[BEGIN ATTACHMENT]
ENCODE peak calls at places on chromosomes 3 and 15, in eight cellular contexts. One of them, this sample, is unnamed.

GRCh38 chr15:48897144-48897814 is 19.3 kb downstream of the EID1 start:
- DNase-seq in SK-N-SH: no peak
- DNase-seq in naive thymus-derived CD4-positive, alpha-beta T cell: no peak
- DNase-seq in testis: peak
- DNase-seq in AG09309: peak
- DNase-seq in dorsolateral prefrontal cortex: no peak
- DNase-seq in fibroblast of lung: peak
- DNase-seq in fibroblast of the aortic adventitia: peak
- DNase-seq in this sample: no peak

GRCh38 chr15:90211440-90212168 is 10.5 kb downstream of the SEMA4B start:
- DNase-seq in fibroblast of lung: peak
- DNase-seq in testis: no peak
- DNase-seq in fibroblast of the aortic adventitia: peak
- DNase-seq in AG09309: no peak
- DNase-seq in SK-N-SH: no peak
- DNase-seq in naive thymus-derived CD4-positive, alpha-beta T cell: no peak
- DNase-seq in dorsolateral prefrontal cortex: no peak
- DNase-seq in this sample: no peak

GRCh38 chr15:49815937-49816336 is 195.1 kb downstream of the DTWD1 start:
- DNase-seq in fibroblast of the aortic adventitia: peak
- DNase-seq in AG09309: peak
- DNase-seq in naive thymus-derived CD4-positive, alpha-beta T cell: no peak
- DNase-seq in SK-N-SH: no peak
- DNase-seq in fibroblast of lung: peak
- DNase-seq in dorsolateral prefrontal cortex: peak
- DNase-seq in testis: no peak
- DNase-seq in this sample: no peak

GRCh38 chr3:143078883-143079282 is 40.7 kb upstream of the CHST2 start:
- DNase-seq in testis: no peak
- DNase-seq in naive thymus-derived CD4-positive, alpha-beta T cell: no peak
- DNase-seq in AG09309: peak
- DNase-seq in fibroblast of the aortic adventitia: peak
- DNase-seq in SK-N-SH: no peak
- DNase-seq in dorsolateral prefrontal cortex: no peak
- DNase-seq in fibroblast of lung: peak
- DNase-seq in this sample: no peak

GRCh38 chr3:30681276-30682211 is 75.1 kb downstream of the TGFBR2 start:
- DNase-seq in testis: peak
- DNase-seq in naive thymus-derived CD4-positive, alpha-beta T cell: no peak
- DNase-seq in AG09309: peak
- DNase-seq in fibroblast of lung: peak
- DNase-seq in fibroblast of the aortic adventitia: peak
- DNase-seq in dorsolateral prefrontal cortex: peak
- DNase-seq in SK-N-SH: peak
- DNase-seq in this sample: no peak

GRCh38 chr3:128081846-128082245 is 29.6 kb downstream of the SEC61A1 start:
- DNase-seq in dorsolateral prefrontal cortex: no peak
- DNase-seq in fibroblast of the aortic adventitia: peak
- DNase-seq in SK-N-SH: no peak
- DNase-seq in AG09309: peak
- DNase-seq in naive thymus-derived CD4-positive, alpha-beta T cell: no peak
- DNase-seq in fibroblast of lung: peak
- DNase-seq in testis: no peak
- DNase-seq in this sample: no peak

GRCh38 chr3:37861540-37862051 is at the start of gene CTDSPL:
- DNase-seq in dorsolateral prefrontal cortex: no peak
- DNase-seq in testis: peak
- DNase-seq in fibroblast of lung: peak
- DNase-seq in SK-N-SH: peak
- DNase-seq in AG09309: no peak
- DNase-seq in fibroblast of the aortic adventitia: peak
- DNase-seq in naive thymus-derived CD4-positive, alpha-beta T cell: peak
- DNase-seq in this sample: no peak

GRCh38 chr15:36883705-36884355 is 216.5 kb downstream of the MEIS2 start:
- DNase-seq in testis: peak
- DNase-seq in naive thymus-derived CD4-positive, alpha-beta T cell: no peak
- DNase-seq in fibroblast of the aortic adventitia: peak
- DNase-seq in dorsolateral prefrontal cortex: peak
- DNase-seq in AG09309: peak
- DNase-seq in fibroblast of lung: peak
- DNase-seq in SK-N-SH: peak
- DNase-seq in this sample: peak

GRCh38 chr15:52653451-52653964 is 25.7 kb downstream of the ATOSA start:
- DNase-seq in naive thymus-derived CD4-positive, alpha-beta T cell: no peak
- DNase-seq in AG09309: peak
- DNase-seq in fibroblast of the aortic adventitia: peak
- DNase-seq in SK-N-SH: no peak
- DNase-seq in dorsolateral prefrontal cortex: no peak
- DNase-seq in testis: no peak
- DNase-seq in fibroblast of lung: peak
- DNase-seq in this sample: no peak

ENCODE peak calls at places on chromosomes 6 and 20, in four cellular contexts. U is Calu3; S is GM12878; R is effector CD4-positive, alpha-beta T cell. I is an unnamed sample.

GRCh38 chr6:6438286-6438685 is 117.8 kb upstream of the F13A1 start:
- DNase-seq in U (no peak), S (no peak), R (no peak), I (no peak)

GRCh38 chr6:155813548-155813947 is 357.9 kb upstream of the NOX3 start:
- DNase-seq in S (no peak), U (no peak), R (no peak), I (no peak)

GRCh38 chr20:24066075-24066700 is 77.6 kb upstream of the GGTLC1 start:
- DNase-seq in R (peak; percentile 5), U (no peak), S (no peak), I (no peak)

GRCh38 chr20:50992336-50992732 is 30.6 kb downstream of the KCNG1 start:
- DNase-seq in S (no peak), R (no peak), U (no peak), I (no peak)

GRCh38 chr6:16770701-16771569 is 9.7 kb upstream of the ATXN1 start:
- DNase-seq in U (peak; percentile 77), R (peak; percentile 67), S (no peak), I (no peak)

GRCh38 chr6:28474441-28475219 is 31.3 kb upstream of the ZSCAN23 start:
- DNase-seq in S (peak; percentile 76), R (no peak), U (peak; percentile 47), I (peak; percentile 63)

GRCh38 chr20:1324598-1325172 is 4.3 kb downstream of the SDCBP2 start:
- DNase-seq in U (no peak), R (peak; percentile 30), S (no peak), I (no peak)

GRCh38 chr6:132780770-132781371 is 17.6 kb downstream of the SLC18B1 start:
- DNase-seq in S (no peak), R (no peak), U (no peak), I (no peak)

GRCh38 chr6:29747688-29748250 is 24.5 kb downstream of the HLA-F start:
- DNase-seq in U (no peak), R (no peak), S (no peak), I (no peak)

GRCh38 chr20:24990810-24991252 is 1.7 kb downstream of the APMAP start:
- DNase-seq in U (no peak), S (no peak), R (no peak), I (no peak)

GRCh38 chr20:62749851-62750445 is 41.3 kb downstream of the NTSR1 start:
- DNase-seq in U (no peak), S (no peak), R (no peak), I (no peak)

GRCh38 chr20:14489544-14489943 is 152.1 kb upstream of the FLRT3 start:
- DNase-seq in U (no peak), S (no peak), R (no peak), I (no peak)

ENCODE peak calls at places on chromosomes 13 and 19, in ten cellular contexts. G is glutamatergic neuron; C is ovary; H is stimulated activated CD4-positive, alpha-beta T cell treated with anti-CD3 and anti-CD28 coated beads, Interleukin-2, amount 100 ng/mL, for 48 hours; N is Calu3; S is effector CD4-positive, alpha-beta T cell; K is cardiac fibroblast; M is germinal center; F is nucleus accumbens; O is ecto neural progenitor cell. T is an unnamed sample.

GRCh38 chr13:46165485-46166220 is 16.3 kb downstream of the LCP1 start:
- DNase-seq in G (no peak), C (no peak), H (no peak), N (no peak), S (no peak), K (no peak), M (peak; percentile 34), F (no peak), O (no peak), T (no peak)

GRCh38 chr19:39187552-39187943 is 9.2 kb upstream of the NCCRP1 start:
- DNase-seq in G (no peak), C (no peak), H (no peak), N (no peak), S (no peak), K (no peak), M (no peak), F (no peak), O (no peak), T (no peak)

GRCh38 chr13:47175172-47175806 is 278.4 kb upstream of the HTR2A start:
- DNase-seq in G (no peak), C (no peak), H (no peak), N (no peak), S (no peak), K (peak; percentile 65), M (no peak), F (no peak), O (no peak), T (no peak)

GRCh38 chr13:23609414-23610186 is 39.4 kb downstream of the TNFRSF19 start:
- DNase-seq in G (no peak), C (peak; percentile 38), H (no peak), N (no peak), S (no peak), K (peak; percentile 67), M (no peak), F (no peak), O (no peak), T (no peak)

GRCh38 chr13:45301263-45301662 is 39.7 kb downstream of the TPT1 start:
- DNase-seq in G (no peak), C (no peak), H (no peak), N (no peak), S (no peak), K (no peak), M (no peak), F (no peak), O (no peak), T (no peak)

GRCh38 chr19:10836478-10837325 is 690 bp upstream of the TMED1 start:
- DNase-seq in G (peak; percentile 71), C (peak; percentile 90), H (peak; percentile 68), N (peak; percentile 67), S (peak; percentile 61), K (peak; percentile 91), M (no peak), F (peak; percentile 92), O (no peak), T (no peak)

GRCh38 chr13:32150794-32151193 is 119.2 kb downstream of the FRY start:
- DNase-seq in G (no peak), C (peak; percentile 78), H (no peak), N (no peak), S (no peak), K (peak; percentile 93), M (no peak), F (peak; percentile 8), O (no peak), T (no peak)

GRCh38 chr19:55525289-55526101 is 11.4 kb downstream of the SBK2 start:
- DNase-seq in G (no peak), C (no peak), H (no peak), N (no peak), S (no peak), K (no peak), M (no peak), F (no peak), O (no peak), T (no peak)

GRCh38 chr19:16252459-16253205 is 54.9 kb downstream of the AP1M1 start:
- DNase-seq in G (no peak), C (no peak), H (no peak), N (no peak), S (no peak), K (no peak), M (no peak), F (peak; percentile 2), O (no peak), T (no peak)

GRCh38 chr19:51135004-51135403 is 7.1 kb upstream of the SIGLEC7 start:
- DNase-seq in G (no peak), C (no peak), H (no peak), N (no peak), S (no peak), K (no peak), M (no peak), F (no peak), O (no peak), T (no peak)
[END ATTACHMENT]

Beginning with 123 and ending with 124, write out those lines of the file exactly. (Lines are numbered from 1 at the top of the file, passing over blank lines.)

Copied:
GRCh38 chr19:55525289-55526101 is 11.4 kb downstream of the SBK2 start:
- DNase-seq in G (no peak), C (no peak), H (no peak), N (no peak), S (no peak), K (no peak), M (no peak), F (no peak), O (no peak), T (no peak)